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LA Times, AFP: US firm may be liabl

Subject: LA Times, AFP: US firm may be liable for Myanmar's human-rights  abuses 04/18/97

APR 18 1997

     US firm may be liable for Myanmar's
     human-rights abuses

     LOS ANGELES -- In a landmark ruling with implications for US companies
     operating abroad, a federal judge has held that Unocal Corp can be
held liable
     for human rights abuses allegedly committed by the government of

     In denying Unocal's motion to dismiss a lawsuit by opponents of
     regime, US District Judge Richard Paez said that the company's
payments to
     military leaders for providing labour and security -- in spite of
     allegations of forced labour and abuse -- would be akin to
"participation in slave
     trading" if such abuses were proven in court.

     Although it faces a vigorous appeal, the March 25 ruling is considered
 a crucial
     victory for the opponents of the Myanmar regime.

     Legal and human rights experts said that the ruling was the first in
which a federal
     court has ruled that under international and US laws, American
companies could
     be liable for human rights abuses committed by their partners in
another country.

     Human rights activists said the win in this unusual civil case would
     corporations on notice that they were answerable not only for their
     overseas behaviour, but also for that of foreign companies they
     themselves with.

     Unocal is a partner with the state-owned Myanma Oil and Gas Enterprise
 in a
     US$1.2-billion (S$1.7-billion) pipeline project in that country.

     Unocal also pays the government to provide labour and security on the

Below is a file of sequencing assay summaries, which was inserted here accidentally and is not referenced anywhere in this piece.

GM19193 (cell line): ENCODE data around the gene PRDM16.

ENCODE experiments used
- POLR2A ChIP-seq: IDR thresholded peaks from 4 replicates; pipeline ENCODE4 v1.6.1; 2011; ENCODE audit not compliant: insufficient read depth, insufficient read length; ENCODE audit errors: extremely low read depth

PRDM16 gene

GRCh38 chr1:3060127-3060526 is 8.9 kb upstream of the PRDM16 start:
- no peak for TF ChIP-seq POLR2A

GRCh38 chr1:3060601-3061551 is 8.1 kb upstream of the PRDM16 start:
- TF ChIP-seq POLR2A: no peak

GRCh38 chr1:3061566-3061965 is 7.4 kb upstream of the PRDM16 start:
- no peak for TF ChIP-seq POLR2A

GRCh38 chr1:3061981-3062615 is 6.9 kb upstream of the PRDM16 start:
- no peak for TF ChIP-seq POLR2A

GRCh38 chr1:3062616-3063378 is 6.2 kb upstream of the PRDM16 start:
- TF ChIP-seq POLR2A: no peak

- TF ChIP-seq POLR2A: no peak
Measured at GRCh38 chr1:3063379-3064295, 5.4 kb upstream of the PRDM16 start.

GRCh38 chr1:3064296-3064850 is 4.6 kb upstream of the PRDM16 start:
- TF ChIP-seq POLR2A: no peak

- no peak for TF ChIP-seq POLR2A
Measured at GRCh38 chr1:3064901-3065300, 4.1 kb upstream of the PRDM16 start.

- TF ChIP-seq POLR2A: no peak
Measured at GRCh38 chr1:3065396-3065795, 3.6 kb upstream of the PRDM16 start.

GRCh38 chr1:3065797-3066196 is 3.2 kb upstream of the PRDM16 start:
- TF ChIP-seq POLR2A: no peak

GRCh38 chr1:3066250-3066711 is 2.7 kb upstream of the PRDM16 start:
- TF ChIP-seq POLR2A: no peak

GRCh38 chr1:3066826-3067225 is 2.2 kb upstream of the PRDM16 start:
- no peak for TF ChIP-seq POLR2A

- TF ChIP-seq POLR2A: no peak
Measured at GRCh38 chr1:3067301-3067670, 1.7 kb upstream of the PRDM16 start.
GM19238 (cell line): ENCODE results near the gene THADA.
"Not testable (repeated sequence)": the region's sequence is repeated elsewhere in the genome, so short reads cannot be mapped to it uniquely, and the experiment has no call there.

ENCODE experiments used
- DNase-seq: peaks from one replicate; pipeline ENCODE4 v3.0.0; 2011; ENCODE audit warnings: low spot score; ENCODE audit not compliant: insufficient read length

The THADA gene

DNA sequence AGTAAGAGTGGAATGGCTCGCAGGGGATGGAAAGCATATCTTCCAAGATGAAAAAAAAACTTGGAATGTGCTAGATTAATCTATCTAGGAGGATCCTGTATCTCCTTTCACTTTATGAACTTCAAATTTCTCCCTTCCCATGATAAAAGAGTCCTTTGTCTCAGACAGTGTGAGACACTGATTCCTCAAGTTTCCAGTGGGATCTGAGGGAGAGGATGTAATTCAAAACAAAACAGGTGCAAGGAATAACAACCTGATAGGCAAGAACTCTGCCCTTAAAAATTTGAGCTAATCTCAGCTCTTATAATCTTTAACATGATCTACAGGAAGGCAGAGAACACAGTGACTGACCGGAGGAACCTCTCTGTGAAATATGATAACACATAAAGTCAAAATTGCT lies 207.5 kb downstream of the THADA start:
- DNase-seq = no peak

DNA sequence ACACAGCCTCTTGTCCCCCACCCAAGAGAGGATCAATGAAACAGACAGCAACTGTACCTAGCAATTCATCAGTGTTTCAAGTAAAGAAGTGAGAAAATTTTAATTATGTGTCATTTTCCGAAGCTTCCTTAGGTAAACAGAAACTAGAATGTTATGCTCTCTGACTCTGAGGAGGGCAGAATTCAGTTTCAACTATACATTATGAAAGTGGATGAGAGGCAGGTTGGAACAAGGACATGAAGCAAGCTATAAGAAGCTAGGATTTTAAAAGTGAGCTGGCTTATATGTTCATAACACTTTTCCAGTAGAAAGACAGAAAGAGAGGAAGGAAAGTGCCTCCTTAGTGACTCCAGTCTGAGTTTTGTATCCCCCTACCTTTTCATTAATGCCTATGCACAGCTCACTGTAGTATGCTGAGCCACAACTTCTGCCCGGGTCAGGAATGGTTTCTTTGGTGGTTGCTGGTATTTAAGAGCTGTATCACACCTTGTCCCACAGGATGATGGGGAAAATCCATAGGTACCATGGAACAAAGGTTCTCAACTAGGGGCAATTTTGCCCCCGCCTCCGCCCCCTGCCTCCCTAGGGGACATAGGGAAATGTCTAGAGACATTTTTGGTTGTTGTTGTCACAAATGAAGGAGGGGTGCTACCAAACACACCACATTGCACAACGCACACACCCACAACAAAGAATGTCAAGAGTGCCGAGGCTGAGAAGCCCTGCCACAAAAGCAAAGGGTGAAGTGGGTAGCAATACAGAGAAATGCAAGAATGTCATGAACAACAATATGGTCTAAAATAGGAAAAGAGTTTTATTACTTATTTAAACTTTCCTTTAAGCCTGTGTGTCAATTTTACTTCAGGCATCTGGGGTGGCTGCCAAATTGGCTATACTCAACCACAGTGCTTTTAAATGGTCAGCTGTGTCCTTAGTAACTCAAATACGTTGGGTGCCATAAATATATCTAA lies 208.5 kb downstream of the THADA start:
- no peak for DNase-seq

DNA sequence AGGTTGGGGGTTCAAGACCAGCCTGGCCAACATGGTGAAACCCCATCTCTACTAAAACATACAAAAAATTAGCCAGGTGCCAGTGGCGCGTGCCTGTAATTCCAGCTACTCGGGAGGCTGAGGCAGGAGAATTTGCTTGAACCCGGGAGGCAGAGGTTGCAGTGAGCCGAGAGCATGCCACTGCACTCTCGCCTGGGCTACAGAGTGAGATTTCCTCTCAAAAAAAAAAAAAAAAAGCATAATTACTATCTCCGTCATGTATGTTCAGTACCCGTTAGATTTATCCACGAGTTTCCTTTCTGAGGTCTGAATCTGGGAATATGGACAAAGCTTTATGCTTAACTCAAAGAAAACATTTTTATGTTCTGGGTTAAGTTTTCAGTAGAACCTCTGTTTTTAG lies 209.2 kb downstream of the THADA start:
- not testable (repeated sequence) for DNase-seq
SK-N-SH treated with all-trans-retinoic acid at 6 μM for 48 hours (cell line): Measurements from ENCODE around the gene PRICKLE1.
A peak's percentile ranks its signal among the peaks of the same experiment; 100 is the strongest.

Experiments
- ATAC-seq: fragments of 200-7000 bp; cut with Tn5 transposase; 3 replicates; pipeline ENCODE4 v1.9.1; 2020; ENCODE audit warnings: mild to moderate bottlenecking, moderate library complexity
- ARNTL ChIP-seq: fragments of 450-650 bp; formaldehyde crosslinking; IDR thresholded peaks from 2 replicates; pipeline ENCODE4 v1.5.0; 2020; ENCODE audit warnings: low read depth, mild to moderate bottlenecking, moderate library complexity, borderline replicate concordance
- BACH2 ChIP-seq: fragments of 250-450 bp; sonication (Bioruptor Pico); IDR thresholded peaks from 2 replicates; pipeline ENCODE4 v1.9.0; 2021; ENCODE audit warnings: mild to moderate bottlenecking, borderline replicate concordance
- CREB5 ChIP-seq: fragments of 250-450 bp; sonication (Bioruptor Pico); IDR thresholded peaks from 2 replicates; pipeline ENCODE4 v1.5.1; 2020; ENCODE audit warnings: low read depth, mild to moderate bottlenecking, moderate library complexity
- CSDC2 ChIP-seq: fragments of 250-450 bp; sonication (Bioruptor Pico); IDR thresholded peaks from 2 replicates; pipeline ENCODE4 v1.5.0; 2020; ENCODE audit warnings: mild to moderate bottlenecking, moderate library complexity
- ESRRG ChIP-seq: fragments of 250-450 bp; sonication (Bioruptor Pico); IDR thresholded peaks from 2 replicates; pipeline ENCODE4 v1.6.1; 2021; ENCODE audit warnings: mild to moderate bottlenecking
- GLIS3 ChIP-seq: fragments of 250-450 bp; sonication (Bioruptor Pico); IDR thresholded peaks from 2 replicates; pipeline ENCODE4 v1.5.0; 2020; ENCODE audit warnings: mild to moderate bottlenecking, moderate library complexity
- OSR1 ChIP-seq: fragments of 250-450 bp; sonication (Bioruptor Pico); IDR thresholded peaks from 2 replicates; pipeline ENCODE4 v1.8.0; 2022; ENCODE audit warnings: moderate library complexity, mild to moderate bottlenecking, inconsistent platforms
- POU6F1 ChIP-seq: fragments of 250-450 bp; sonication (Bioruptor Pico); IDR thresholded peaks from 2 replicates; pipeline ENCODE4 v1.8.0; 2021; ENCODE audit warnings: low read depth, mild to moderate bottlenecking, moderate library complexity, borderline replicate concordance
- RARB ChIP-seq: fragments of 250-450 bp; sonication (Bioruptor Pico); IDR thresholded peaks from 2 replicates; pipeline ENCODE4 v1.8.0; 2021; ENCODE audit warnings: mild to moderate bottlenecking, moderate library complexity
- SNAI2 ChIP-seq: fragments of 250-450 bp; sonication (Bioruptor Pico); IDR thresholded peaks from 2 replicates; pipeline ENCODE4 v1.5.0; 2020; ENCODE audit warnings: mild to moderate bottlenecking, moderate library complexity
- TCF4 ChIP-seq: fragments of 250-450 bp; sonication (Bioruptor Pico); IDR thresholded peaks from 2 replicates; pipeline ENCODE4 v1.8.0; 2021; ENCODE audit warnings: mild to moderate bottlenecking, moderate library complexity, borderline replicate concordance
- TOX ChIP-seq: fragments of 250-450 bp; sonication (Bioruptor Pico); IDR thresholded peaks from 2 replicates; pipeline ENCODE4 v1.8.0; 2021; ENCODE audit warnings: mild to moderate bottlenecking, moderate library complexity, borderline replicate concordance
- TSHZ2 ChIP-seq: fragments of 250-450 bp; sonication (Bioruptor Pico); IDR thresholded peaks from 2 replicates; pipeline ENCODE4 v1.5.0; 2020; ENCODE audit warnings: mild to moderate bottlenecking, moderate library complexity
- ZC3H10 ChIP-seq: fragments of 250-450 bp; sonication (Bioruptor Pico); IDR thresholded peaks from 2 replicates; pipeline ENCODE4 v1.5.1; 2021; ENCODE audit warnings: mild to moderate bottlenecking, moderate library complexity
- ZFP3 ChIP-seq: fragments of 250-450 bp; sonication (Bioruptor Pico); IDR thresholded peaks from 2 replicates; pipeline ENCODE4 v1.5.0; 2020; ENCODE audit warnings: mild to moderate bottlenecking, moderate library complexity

The judge ruled that another private-sector partner, the French oil
firm Total,
     could also be held liable for Myanmar's actions.

     Judge Paez's ruling came in a lawsuit filed here by activist lawyers
on behalf of
     indigenous farmers in the Tenasserim region of Myanmar.

     The suit contends that the farmers and their families were forced to
relocate and
     work on the pipeline project, beaten and otherwise abused by troops
     to protect the project.

     The plaintiffs want Unocal to withdraw from Myanmar and pay damages to
     people living in the pipeline region.

     Unocal has said repeatedly that it has investigated claims of forced
labour and
     land confiscation in connection with the pipeline project, and found
no evidence
     of it.

     Unocal President John Imle expressed disappointment in the ruling and
said that
     the company would fight the "false allegations" vigorously in court.

     While dozens of US companies have pulled out of Myanmar in recent
     Unocal has stood firm, making it a lightning rod in the debate over US
     towards the country.

     US Secretary of State Madeleine Albright on Tuesday stepped up
pressure on
     the Myanmar leadership.

     Noting Yangon's crackdown on political expression and jailing of
     demonstrators, she said: "Myanmar leaders are on notice that, unless
the clouds
     of repression are lifted, they will face investment sanctions under US

     A law passed last year allows President Bill Clinton to ban new US
     in Myanmar if the country's military government arrests, harms, or
     opposition leader Aung San Suu Kyi or suppresses her followers on a

     State Department spokesman Nicholas Burns called Mrs Albright's
statement "a
     stiffening of the American position". -- LA Times, AFP.

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